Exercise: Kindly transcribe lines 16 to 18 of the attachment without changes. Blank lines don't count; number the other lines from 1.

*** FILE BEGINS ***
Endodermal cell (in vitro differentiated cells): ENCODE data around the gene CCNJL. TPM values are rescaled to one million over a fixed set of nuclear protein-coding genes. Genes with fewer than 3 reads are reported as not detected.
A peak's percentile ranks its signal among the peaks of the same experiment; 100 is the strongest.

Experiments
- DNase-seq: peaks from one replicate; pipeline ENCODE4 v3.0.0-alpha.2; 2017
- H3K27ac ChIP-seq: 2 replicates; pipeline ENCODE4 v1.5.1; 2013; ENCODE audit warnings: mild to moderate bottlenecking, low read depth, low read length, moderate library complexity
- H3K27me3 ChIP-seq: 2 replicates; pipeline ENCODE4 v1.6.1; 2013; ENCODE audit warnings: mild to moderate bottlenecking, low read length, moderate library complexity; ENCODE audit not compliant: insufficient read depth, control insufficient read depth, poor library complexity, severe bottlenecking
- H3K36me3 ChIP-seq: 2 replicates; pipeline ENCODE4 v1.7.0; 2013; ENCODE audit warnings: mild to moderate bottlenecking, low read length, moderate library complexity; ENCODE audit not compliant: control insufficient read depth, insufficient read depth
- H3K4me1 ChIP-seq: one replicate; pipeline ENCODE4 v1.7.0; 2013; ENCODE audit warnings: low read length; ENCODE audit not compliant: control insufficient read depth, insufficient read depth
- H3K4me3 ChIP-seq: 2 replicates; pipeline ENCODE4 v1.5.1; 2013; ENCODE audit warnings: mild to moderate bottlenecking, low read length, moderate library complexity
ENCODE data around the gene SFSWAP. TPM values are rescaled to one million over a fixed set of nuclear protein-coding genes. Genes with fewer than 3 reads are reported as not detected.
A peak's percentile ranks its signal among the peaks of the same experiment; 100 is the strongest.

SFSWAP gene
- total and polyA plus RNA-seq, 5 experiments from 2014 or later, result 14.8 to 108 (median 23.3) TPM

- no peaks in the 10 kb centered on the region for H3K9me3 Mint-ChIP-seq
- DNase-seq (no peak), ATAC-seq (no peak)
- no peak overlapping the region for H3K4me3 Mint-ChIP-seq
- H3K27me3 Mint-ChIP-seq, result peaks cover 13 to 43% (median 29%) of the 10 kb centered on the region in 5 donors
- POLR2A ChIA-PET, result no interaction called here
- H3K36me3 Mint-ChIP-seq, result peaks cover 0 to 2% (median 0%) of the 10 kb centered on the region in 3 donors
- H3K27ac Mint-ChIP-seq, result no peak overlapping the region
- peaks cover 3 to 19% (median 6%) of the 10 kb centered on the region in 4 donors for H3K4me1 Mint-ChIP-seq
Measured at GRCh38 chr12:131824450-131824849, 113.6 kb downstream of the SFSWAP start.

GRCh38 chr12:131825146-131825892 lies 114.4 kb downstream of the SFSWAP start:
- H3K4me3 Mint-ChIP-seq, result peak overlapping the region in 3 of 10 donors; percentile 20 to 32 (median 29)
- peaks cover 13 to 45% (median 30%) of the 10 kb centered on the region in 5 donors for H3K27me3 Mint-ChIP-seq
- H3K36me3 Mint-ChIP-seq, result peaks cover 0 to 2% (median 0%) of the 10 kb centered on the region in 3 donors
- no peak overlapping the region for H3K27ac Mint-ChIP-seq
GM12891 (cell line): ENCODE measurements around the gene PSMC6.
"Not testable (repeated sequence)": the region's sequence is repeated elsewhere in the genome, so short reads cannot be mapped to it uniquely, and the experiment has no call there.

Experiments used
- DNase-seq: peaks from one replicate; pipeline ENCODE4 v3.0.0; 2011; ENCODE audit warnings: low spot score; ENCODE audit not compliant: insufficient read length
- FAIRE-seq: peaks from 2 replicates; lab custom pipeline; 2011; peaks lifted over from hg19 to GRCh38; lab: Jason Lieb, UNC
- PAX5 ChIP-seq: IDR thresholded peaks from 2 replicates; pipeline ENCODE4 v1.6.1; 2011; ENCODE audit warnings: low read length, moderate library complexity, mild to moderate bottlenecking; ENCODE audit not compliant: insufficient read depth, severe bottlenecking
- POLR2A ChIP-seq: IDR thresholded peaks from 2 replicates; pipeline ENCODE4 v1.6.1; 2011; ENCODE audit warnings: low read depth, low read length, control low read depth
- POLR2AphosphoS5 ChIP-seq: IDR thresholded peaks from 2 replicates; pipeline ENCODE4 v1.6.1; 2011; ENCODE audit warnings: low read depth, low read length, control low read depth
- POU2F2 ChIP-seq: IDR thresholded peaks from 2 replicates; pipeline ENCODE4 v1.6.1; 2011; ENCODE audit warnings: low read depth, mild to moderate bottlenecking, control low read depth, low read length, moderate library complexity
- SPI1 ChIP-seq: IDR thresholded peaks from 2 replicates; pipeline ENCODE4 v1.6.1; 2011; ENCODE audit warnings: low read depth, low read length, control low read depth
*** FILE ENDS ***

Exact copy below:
- no peak overlapping the region for H3K4me3 Mint-ChIP-seq
- H3K27me3 Mint-ChIP-seq, result peaks cover 13 to 43% (median 29%) of the 10 kb centered on the region in 5 donors
- POLR2A ChIA-PET, result no interaction called here